Free-radicals are key intermediates that control the budgets of many trace gases, for example ozone, greenhouse gases and harmful pollutants. Measurement of radicals and comparison with model calculations constitutes an important test of our understanding of the underlying chemistry. There is a greater need for compact and lightweight instruments for the in situ measurement of free-radical species that are suitable for deployment from a number of field-platforms. A new field instrument has been developed that incorporates an all solid-state Nd:YAG pumped titanium sapphire laser that is capable of generating radiation at high pulse-repetition-frequency for the detection of OH, HO_2, NO and IO radicals in the atmosphere by laser induced fluorescence (LIF). The system offers advantages of wide wavelength tunability, compactness, low weight, greater long-term stability (fibre-optic delivery) and short warm-up time. The instrument was successfully deployed during 2002 in the NAMBLEX field campaign at Mace Head with detection limits for OH and HO_2 (measured simultaneously with laser operation at 308 nm) of 3.1 x 10^5 molecule cm-3 (0.012 ppt) and 2.6 x 10^6 molecule cm-3 (0.09 pptv) respectively. Diurnal profiles of OH have been recorded over a period of 5 weeks. NO controls the HO_2/OH ratio and is the critical parameter in the production of tropospheric ozone, yet measurements in the boundary layer are restricted to a single indirect technique based on chemiluminescent analysers. Measurements of NO in the atmosphere have been made by LIF using the new instrument operating at 226 nm, with absolute concentrations in good agreement with simultaneous measurements made using a commercial chemiluminescent analyser. Whilst operating at 445 nm, the instrument has detected the IO radical in the laboratory, with a projected detection limit that is well below previously measured atmospheric concentrations of IO. A second instrument to be deployed on an aircraft platform is currently being developed.

Application of a compact all solid-state laser system to the in situ detection of atmospheric OH, HO Application of a compact all solid-state laser system to the in situ detection of atmospheric OH, HO

Date added: 08/06/2003
Date modified: 07/27/2009
Filesize: 184.19 kB
W. J. Bloss, T. J. Gravestock, D. E. Heard, T. Ingham,G. P. Johnson and J. D. Lee, "Application of a compact all solid-state laser system to the in situ detection of atmospheric OH, HO2, NO and IO by laser-induced fluorescence", Journal of Environmental Monitoring., 5, 21-28 (2003).

Abstract

 

A tuneable, high pulse-repetition-frequency, solid state Nd:YAG pumped titanium sapphire laser capable of generating radiation for the detection of OH, HO2, NO and IO radicals in the atmosphere by laser induced fluorescence (LIF) has been developed. The integration of the laser system operating at 308 nm into a field measurement apparatus for the simultaneous detection of hydroxyl and hydroperoxy radicals is described, with detection limits of 3.1 6 105 molecule cm23 (0.012 pptv in the boundary layer) and 2.6 6 106 molecule cm23 (0.09 pptv) achieved for OH and HO2 respectively (30 s signal integration, 30 s background integration, signalto- noise ratio ~ 1). The system has been field tested and offers several advantages over copper vapour laser pumped dye laser systems for the detection of atmospheric OH and HO2 radicals by LIF, with benefits of greater tuning range and ease of use coupled with reduced power consumption, instrument footprint and warm-up time. NO has been detected in the atmosphere at y 1 ppbv by single photon LIF using the A 2S1 B X 2P1/2 (0,0) transition at 226 nm, with absolute concentrations in good agreement with simultaneous measurements made using a chemiluminescence analyser. With some improvements in performance, particularly with regard to laser power, the theoretical detection limit for NO is projected to be y 2 6 106 molecule cm23 (0.08 pptv). Whilst operating at 445 nm, the laser system has been used to readily detect the IO radical in the laboratory, and although it is difficult to project the sensitivity in the field, an estimate of the detection limit is v 1 6 105 molecule cm23 (v 0.004 pptv), well below previously measured atmospheric concentrations of IO.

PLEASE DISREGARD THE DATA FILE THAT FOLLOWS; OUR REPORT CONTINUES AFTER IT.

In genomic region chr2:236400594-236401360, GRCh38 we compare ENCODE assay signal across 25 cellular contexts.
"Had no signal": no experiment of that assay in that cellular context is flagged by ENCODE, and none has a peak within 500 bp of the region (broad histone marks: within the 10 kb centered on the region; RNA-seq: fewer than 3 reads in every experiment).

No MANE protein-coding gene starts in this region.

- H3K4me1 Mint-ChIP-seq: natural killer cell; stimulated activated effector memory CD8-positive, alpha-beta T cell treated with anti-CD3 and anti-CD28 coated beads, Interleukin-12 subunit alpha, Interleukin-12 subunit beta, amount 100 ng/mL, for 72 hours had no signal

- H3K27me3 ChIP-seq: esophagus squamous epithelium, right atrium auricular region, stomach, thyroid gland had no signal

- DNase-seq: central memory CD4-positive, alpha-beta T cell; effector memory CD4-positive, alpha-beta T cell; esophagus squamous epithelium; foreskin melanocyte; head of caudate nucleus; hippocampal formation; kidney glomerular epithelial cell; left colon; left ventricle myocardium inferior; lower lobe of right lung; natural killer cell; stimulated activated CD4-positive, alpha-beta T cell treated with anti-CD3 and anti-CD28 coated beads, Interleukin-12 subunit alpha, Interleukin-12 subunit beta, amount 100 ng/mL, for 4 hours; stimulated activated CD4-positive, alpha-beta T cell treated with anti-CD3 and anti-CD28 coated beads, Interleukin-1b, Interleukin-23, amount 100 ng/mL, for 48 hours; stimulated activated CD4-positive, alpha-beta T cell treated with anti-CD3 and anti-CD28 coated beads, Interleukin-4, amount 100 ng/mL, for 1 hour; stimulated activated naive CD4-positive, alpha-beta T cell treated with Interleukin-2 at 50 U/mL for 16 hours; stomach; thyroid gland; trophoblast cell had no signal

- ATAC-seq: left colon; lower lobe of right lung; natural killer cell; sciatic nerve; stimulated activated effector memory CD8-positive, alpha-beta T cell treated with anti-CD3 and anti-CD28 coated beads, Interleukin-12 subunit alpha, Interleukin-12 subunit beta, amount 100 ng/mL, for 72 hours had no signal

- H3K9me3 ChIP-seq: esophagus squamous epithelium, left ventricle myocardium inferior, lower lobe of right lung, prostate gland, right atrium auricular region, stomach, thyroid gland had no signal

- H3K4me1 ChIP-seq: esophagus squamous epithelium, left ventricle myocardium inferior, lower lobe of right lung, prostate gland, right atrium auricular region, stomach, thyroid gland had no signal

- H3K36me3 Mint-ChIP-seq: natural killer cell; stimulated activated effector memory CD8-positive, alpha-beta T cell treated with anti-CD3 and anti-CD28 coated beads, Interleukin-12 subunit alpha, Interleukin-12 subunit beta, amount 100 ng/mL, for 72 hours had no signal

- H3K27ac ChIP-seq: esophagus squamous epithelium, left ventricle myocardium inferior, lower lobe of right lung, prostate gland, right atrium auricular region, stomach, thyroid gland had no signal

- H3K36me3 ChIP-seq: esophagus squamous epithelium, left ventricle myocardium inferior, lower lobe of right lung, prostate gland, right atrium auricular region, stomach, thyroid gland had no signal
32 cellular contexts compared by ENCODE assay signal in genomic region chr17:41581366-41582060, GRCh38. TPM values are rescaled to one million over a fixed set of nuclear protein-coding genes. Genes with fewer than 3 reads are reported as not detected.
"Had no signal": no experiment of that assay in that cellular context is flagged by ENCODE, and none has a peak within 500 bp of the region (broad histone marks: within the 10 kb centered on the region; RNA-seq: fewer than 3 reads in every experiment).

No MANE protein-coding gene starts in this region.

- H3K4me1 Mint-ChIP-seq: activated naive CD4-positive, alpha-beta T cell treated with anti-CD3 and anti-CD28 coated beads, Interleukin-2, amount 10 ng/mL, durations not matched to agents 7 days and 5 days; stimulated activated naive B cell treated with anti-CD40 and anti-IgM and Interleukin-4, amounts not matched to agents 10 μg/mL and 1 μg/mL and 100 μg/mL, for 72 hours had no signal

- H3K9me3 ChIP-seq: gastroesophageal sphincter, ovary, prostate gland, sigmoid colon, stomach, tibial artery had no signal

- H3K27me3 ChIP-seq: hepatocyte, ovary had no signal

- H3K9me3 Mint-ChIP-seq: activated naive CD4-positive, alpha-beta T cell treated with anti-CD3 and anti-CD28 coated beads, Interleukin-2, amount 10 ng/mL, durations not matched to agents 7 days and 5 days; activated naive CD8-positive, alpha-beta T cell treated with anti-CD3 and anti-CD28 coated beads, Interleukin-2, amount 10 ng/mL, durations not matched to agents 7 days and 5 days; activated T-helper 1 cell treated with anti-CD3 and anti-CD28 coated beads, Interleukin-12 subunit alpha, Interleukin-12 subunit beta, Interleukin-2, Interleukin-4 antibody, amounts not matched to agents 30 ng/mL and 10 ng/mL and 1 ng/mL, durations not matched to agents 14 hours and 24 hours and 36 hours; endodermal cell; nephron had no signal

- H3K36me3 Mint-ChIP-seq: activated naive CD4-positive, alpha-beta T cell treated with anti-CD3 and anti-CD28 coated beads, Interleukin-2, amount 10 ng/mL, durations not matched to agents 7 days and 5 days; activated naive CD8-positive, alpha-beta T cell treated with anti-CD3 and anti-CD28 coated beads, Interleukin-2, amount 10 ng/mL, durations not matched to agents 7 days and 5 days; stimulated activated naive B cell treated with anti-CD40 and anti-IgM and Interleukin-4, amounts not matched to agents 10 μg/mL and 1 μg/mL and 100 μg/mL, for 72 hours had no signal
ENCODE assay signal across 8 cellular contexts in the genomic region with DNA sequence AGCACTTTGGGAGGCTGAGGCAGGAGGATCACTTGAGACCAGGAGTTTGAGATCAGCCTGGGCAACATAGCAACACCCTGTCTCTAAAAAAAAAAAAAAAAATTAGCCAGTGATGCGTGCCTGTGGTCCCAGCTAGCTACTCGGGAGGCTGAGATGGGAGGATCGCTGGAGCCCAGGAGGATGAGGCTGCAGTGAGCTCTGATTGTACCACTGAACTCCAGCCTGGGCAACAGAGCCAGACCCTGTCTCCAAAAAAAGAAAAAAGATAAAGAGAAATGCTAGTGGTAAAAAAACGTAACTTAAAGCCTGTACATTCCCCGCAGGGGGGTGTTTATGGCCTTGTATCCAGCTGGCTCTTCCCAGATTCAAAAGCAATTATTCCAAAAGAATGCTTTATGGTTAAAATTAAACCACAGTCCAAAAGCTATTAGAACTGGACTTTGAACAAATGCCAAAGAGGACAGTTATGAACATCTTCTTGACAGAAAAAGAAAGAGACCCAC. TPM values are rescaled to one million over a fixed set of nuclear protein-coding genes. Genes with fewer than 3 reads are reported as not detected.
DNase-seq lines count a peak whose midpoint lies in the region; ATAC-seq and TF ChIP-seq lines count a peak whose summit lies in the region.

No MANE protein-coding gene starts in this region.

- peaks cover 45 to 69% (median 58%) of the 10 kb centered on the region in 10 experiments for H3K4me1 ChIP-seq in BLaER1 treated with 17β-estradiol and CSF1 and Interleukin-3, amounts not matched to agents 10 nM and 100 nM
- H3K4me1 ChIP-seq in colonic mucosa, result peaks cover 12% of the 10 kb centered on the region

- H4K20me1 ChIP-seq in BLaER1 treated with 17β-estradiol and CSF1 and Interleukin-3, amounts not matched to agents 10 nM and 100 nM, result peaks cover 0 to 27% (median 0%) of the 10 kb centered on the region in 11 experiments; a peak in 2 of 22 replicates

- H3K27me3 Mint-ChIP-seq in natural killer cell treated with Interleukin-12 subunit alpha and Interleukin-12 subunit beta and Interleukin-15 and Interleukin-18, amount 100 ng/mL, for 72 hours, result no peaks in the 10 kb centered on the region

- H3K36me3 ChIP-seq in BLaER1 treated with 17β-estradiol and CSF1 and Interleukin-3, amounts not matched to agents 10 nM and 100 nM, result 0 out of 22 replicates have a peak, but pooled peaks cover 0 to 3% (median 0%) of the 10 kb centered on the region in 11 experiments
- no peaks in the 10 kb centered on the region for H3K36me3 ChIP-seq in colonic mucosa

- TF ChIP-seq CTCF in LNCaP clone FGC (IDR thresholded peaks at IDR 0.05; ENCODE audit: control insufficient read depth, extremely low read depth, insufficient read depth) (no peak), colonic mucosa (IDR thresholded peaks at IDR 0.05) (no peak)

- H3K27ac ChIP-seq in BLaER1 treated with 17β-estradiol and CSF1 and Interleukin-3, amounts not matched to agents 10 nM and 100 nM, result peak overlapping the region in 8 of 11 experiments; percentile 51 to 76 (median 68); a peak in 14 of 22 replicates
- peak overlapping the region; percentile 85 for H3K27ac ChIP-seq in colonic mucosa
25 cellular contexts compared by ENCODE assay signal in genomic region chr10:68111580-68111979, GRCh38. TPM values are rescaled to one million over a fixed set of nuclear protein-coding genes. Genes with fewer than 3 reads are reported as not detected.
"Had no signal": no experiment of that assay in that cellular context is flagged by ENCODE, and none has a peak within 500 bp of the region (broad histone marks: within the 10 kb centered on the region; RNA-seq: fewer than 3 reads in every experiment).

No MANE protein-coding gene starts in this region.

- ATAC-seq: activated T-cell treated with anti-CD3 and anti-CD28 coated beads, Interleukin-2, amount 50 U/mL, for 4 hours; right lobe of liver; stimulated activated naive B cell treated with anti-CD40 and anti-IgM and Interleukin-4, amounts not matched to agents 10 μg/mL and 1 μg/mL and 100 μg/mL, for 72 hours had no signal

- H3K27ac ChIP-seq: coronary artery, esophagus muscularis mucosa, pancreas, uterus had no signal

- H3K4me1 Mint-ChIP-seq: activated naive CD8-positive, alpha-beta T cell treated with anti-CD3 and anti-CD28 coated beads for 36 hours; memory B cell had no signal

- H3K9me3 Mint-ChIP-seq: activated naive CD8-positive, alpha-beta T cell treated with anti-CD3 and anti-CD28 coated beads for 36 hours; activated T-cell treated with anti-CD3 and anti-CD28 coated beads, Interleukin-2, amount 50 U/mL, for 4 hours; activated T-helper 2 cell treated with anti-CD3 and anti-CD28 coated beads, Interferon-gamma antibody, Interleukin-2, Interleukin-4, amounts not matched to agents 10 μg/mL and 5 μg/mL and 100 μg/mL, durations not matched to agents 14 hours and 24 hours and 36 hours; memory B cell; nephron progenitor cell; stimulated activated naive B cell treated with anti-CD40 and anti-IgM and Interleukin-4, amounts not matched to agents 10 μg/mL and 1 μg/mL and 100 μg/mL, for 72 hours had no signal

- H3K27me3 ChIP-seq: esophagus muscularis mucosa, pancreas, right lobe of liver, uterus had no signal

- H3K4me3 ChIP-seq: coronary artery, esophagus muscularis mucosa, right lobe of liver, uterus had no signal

Application of a compact all solid-state laser system to the in situ detection of atmospheric OH, HO Application of a compact all solid-state laser system to the in situ detection of atmospheric OH, HO

Date added: 08/06/2003
Date modified: 06/30/2009
Filesize: 184.19 kB
W. J. Bloss, T. J. Gravestock, D. E. Heard, T. Ingham,G. P. Johnson and J. D. Lee, "Application of a compact all solid-state laser system to the in situ detection of atmospheric OH, HO2, NO and IO by laser-induced fluorescence", Journal of Environmental Monitoring., 5, 21-28 (2003).

Abstract